It is easy to look at eating grubs, wearing mud to protect oneself from the biting insects, and to see that. With understanding we can see it when we look at Rome at the time of Christ. But odds are that whatever the technological level of heaven it is as far ahead of us as we are of the most primitive of men when humanity still did not have agriculture and couldn’t pressure flake flint for better tools.
If those in heaven are only a hundred thousand years old, our lives pass in the relative time it takes us to blink an eye. If they are only ten or twenty thousand years ahead of us in technology, our lives are so miserable, that short as they are, they are only worth living so that we can die and move on. And, just as to us, the Sun King and a Roman Oligarch were flea bitten and ill fed, with lives that really weren’t that pleasant, our lives probably do not look significantly better or more pleasant.
Not only that, even for things that seem unbearably long, like being separated from a child who has died, no suffering we have seems to last very long from that perspective.
Even more, the only thing that really has value in a life such as ours is human connection — friends, kindness and gaining an attitude that fits into a life where the only real currency is love.
That is just the beginning of what eternity means. Which is probably why we tend to ignore anyone who tells us that we are miserable, pitiful, poor blind and naked or that our suffering is but a short moment — and why we rarely get told about it.
What do you think?
- Over estimate how severe our sufferings are?
- How long they last?
- How wealthy we are?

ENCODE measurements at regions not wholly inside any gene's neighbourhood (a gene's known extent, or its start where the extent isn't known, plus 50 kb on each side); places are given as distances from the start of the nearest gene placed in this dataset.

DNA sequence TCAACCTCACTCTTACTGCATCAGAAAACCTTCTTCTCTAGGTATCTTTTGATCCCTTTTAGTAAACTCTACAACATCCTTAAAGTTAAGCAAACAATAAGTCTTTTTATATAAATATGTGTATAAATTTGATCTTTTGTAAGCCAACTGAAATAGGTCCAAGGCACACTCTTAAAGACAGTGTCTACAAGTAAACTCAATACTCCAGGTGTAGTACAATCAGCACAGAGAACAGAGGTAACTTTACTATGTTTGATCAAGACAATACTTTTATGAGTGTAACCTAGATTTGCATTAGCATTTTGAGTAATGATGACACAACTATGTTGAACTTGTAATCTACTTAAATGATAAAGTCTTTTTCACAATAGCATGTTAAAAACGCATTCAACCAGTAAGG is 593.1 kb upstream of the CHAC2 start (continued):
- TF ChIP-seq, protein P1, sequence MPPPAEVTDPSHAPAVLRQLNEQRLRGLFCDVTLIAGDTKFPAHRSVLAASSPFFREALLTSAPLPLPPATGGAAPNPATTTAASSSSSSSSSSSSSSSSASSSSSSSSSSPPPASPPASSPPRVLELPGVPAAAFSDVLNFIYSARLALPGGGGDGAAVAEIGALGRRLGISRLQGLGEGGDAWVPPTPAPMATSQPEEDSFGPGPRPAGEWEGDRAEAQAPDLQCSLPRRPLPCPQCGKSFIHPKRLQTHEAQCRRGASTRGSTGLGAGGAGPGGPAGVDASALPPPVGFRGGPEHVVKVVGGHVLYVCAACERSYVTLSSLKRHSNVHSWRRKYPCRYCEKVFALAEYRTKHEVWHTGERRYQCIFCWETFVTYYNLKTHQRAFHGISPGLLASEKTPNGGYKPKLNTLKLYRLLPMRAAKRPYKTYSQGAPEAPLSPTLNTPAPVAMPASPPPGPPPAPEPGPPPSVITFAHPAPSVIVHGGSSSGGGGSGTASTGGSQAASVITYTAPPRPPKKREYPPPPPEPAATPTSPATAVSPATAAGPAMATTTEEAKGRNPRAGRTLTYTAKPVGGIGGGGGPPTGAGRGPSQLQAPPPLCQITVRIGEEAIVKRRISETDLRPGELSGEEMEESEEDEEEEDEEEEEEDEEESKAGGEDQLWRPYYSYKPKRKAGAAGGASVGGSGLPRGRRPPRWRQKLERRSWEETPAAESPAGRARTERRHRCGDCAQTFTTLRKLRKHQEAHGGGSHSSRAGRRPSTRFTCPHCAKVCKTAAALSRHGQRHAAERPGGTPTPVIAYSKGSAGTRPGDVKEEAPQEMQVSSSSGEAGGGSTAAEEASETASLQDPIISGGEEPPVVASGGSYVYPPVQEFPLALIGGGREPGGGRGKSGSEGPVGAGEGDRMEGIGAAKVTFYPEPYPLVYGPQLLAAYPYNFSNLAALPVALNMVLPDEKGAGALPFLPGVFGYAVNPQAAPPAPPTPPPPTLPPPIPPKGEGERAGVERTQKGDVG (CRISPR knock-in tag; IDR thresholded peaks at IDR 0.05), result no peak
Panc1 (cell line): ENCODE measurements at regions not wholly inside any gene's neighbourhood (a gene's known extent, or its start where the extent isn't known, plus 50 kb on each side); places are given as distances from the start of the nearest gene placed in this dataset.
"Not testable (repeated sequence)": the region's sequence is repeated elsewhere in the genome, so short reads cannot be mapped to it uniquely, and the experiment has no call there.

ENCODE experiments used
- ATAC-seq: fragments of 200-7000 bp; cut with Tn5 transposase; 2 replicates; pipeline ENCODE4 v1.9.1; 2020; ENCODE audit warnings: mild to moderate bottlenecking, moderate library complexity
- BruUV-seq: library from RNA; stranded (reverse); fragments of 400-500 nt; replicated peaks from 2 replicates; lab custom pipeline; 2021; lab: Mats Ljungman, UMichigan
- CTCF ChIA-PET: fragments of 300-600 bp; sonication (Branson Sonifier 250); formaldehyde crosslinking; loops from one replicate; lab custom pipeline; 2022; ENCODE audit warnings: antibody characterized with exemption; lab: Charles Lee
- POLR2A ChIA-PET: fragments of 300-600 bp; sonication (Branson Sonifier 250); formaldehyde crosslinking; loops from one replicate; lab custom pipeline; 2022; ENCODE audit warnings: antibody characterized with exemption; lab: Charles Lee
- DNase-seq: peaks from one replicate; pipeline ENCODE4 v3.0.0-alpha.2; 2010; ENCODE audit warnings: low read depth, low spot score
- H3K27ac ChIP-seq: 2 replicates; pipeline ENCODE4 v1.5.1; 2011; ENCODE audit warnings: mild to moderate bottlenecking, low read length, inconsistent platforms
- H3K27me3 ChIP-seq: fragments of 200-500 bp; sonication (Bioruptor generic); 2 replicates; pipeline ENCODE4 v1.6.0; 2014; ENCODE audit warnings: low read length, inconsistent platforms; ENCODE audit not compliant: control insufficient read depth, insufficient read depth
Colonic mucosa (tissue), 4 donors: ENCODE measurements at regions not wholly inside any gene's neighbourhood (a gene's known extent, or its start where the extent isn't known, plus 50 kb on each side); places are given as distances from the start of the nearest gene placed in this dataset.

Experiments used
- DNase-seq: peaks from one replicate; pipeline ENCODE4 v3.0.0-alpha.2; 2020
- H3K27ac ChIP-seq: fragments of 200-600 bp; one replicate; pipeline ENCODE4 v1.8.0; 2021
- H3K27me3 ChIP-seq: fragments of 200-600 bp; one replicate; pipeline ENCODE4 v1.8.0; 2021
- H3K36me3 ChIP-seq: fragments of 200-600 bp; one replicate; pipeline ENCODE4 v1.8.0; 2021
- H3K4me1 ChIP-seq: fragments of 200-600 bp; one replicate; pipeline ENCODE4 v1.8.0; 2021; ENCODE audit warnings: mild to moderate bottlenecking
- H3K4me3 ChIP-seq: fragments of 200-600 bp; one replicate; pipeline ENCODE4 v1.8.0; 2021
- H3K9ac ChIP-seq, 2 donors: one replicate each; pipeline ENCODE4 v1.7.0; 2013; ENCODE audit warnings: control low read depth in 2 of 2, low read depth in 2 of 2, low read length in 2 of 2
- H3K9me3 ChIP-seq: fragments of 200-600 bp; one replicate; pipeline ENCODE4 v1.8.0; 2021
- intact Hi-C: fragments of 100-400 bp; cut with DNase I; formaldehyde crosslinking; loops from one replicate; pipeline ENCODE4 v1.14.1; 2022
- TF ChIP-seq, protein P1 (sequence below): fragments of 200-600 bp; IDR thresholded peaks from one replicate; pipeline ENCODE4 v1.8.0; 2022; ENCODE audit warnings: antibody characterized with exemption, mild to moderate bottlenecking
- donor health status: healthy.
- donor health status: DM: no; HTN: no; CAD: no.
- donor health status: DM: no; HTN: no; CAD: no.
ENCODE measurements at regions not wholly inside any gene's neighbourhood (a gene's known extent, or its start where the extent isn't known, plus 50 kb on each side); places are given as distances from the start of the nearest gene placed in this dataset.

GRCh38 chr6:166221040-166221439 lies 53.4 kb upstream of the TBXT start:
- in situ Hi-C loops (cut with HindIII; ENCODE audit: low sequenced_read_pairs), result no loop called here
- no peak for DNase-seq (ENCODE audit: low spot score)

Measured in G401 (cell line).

- Underestimate how important human connections are vs. wealth?
- Make other mistakes based on too short of a time frame for our focus?
What should we do?
Or why it simplifies to this:
” 28 And now behold, my beloved brethren, I say unto you, do not suppose that this is all; for after ye have done all these things, if ye turn away the needy, and the naked, and visit not the sick and afflicted, and impart of your substance, if ye have, to those who stand in need—I say unto you, if ye do not any of these things, behold, your prayer is vain, and availeth you nothing, and ye are as hypocrites who do deny the faith.”
Even human connections suffer from perspective. The family you grew up with can become less and less a portion of your life where once they were the entirety. Deep friends ships fade to casual acquaintances to virtual strangers in almost no time at all. Going eternally, we have at least a lifetime of experience we don’t remember that may dwarf whatever we manage in this mortality.
What must it be like to be our Heavenly Parents, to somehow know each one of their children intimately, with no loss in time or distance?
The bolded statement is a scripture quote and love MSJs to http://biblehub.com/revelation/3-17.htm
That appears not to be clear enough. I’m addressing it here since I’m remote.
My simplification quote comes from:
Connection and love are the core.